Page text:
Daniel Fishman, the libertarian, first-time politician from Beverly running for Massachusetts' 6th Congressional District seat held by Democratic incumbent John Tierney, is filing an official complaint with the Federal Election Commission (FEC) after being barred from Thursday's televised debate with Tierney and Republican challenger Richard Tisei held by WCVB-TV.
Fishman is arguing that the station's criteria for participants to join the debate - specifically that participants must have $50,000 in campaign contributions - violate FEC rules governing candidate debates.
The section of the commission's rules governing federal elections regarding debates reads: "For all debates, staging organization(s) must use pre-established objective criteria to determine which candidates may participate in a debate."
In his complaint, Fishman argues that the two weeks notice he was given by WCVB - he received an email from the station outlining its criteria on October 11, exactly 14 days before the debate - does not constitute pre-established criteria, and that "the requirements seem tailor made to exclude my campaign, which makes them not objective."
Fishman has staunchly refused to accept any corporate money throughout his campaign, and falls well short of the $50,000 requirement.
"The idea that you have to raise $50,000 is, that might make sense business-wise, but it's not what we want government to be," Fishman said in a phone interview on Tuesday. "That's the one that's probably the most glaring and not objective...everything else [criteria-wise] there is probably some debate about, but the $50,000 one is really unreasonable.
"The idea that a person wanting to run a grassroots campaign would deliberately be excluded, that's not very objective."
WCVB also requires that candidates have a campaign staff of at least three, a daily campaign schedule, regular communication with news media, and at least a 10 percent showing in the two latest independent polls.
"At the time of WCVB's [email], there had not been two independent polls indicating my support at less than 10 percent, so the criteria was impossible to achieve," Fishman writes in his complaint. "To this date there still have not been two polls indicating my support is less than 10 percent, only polls which did not include me."
He also argues that "regular communication" with the news media is a vague term that "lends itself to being used in a discriminatory manner."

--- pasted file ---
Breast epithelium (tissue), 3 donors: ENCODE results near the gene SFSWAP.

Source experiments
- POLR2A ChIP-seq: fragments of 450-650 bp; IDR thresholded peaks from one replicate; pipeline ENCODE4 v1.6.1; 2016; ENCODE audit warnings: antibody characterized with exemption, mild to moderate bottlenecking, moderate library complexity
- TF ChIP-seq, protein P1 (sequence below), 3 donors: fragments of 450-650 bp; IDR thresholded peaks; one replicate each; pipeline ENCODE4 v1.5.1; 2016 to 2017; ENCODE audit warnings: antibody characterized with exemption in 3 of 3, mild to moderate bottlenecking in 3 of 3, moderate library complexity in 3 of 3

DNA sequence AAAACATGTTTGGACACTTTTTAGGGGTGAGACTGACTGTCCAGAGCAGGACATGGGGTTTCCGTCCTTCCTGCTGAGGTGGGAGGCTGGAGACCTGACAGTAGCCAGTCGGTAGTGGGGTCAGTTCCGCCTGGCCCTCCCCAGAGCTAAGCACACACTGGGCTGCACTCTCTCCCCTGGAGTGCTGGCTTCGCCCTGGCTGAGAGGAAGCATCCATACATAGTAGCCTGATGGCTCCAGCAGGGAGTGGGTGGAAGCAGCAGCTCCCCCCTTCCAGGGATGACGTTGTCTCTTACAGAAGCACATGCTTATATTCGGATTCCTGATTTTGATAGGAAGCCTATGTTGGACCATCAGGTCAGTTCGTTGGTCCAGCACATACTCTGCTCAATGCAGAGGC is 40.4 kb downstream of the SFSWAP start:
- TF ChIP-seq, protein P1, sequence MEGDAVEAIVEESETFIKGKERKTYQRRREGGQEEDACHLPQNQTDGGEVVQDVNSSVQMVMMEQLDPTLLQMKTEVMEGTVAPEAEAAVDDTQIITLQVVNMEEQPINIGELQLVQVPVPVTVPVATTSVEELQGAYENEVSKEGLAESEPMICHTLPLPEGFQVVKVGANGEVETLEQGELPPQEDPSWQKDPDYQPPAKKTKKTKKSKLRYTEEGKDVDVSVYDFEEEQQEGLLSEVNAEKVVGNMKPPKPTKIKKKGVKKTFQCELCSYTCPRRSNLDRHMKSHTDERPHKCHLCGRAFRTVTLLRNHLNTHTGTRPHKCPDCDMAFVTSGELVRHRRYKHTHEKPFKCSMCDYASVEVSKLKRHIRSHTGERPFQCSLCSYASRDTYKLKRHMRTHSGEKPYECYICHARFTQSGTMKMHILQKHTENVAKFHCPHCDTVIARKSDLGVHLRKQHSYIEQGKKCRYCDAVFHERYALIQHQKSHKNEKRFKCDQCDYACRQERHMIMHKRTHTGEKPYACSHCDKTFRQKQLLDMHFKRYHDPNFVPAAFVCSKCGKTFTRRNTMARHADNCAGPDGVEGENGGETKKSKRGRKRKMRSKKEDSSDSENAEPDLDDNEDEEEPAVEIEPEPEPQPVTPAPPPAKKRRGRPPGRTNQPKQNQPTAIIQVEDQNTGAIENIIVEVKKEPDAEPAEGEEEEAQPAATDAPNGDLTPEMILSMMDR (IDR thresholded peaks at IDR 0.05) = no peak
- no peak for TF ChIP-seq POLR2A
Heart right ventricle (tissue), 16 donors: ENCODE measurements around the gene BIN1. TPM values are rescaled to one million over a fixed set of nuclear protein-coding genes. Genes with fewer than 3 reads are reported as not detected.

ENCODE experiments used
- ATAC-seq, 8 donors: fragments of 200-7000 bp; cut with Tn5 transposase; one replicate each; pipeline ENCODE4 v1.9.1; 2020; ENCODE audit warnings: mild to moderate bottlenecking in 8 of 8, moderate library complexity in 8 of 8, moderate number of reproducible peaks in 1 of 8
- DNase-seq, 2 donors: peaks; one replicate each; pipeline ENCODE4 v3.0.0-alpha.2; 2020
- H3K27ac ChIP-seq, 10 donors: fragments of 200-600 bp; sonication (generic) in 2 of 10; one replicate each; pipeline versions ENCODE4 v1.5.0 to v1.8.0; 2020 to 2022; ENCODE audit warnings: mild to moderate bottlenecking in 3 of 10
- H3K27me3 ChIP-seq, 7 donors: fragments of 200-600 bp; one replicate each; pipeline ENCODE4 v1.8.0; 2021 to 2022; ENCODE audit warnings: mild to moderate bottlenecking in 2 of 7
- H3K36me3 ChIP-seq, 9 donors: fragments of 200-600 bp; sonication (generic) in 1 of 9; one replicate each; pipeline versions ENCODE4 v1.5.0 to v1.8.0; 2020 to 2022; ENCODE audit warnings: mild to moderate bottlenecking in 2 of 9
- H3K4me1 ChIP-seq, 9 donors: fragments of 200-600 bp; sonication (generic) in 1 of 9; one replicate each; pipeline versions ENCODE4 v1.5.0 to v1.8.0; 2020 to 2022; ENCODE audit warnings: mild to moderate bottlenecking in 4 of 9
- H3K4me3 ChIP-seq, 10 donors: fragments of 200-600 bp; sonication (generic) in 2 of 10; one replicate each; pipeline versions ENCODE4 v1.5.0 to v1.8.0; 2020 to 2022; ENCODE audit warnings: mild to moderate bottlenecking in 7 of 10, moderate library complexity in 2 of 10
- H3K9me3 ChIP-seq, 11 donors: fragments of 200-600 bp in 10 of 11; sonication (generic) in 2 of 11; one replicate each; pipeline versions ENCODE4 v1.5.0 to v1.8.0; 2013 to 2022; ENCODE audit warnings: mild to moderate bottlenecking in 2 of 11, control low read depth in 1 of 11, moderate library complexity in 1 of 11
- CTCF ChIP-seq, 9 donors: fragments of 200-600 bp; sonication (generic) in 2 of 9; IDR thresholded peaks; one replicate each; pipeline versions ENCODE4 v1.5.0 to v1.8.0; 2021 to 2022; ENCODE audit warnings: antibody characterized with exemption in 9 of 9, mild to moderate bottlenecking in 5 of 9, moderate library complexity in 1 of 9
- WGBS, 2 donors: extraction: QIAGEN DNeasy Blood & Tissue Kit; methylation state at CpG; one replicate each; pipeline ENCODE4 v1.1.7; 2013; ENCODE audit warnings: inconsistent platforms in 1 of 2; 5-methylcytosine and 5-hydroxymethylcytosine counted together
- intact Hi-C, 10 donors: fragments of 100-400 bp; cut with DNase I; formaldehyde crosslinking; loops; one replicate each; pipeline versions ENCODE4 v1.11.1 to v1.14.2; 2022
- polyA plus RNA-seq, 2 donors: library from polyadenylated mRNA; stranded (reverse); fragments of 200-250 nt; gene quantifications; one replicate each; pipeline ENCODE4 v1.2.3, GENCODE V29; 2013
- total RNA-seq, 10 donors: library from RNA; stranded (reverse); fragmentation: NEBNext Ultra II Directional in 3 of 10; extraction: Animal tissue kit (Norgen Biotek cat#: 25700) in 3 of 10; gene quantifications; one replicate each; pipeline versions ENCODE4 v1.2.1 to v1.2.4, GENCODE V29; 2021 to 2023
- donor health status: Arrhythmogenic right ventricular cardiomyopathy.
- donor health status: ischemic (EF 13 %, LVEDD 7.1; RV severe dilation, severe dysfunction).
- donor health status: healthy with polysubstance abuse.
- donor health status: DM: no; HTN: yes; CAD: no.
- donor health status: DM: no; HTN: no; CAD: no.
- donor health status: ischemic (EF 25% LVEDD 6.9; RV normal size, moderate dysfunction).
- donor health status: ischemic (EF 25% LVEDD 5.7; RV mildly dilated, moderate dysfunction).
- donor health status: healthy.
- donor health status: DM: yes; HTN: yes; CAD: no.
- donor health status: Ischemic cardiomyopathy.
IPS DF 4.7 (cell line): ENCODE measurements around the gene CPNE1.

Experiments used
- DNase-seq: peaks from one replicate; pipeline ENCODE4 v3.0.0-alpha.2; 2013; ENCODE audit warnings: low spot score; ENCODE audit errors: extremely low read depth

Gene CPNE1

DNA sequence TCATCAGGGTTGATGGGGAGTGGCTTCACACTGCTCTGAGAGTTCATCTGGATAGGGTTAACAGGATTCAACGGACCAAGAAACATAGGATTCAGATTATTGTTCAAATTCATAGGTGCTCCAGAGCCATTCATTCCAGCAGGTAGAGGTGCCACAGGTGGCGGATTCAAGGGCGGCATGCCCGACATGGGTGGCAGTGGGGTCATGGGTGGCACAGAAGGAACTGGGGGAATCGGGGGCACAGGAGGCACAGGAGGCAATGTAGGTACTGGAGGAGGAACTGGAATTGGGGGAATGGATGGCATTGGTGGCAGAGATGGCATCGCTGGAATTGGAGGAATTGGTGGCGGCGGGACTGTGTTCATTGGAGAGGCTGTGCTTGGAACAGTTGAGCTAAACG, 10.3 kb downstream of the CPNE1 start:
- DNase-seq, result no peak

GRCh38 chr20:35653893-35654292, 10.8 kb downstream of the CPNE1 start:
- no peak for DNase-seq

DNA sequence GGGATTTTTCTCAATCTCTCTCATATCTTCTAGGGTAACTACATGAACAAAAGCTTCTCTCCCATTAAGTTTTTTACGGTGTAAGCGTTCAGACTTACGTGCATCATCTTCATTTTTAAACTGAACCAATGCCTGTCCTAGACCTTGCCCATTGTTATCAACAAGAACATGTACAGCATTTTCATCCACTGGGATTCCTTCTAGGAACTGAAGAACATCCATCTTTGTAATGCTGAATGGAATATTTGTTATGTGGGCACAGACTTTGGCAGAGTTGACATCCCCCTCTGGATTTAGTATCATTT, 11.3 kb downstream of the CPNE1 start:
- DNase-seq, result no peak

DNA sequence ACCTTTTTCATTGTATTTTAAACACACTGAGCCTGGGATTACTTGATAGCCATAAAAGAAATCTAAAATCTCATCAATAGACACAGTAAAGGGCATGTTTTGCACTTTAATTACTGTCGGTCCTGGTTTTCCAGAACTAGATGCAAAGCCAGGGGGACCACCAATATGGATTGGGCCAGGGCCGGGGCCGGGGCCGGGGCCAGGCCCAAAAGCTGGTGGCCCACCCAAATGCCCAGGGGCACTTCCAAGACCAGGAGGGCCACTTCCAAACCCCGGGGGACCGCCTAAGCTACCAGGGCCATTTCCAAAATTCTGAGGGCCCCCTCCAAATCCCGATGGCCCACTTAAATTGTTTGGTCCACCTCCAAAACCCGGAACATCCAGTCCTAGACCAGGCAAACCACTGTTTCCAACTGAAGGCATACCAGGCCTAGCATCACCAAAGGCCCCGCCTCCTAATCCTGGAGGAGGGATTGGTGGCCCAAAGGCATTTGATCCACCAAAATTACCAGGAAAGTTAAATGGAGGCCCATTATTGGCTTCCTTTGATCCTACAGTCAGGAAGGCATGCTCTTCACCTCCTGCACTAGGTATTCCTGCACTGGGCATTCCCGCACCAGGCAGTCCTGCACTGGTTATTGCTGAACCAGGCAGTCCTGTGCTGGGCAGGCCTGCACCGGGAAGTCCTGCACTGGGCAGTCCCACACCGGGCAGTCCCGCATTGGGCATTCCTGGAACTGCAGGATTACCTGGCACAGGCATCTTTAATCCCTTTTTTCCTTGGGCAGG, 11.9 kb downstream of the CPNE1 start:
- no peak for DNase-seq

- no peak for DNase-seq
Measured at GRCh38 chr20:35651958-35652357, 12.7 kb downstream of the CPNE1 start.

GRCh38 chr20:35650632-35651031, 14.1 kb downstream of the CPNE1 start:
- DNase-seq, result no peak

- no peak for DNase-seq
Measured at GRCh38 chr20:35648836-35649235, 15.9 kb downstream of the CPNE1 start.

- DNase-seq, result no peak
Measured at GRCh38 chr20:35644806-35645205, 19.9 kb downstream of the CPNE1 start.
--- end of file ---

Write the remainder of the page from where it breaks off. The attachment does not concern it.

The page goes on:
A spokesperson for WCVB declined to say whether the station will concede to include Fishman, or file a response to the FEC defending its position, but did issue a comment regarding the complaint.
"We believe that the complaint is factually and legally unfounded," WCVB said in a statement. "In the fullness of time we believe the FEC will resolve the complaint in favor of WCVB."
But Fishman's complaint mostly hangs on the $50,000 requirement. In a phone interview, he accused the station of trying to preserve its advertising base with candidates by requiring them to at least have the means to advertise with them, under the assumption that those who do will.
Fishman says that setting the precedent that someone can win an election without spending the kind of money that Tierney and Tisei are spending on their campaigns - well more than $1 million each - would be bad business for T.V. stations.
He acknowledged that the station has never said anything to base his claims on, but alludes to it in a not-so-subtle way in his complaint.
"I appreciate that WCVB charges a great deal for advertizing (sic) and is concerned that candidates who have not raised $50,000 cannot afford to by ads from them," he wrote to the FEC. "My campaign is not less legitimate for not reaching their criteria however.
"With modern citizen based journalism, Social Media and Youtube (sic), the opinion that a campaign MUST raise cash like that is arbitrary."
With Election Day less than two weeks away, the next 6th District Representative will be decided long before anything comes of Fishman's complaint unless WCVB lets him participate, or he withdraws the complaint. Based on FEC timeframe guidelines for complaints, WCVB is not even required to respond until after the election.
If the FEC finds that there is reason to believe the station has violated its rules, an investigation can be launched, and the entire process from start to finish could take months.
A spokesperson for the FEC said that the station could face fines if found to be violating FEC rules.
Ryan Mooney can be reached at email@example.com. Follow him on Twitter @mooney_ryan.